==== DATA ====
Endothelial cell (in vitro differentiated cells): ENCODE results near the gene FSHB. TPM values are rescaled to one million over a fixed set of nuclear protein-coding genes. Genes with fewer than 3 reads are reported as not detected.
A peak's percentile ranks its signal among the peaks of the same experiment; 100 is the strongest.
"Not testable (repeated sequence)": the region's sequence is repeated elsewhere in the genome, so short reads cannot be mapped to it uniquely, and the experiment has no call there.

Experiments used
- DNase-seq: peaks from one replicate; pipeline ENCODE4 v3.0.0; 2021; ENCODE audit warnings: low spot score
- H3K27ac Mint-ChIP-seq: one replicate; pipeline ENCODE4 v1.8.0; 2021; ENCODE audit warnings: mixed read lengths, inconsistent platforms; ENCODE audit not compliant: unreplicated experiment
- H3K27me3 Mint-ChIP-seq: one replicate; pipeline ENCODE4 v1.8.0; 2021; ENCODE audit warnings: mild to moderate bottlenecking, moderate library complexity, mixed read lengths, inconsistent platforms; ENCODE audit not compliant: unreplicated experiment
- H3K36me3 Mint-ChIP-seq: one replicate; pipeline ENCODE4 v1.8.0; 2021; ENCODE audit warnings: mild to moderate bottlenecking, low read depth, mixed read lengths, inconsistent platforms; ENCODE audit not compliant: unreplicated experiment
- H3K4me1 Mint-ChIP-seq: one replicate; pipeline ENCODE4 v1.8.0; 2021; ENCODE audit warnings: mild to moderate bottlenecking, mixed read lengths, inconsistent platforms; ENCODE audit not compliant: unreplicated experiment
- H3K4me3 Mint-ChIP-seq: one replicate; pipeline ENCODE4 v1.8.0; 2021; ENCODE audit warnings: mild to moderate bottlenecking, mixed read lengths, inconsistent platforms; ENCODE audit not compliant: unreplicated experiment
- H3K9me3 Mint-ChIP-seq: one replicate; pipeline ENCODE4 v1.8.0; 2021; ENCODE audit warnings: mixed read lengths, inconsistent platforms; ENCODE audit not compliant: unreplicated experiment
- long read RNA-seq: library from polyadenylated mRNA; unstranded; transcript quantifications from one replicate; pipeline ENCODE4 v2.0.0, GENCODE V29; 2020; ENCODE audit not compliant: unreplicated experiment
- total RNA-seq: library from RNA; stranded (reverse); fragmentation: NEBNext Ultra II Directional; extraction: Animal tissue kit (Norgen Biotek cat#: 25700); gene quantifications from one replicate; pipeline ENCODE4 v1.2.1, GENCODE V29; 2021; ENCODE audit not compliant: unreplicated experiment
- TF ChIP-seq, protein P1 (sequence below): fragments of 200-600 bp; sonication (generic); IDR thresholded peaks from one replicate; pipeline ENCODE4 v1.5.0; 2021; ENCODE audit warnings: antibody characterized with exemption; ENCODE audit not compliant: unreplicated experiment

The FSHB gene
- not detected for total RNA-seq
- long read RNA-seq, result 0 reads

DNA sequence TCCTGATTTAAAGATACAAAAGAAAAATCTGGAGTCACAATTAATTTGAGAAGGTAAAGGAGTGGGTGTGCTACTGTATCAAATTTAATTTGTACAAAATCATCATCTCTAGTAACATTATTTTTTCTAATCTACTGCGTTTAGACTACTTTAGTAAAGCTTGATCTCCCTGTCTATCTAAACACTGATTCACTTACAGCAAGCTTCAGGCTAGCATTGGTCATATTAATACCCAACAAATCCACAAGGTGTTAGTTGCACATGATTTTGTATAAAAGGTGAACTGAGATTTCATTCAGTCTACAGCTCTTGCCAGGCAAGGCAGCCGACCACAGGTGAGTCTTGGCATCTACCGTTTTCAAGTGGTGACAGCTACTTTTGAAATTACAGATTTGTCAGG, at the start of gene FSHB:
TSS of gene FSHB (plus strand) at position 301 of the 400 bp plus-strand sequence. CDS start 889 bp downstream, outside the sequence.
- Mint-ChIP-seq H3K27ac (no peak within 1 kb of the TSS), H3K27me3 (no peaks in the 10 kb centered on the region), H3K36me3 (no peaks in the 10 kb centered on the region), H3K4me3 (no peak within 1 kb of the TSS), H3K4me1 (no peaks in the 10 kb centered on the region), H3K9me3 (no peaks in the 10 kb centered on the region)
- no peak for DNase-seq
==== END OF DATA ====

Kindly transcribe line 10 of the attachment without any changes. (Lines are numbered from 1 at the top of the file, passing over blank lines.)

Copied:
- H3K4me3 Mint-ChIP-seq: one replicate; pipeline ENCODE4 v1.8.0; 2021; ENCODE audit warnings: mild to moderate bottlenecking, mixed read lengths, inconsistent platforms; ENCODE audit not compliant: unreplicated experiment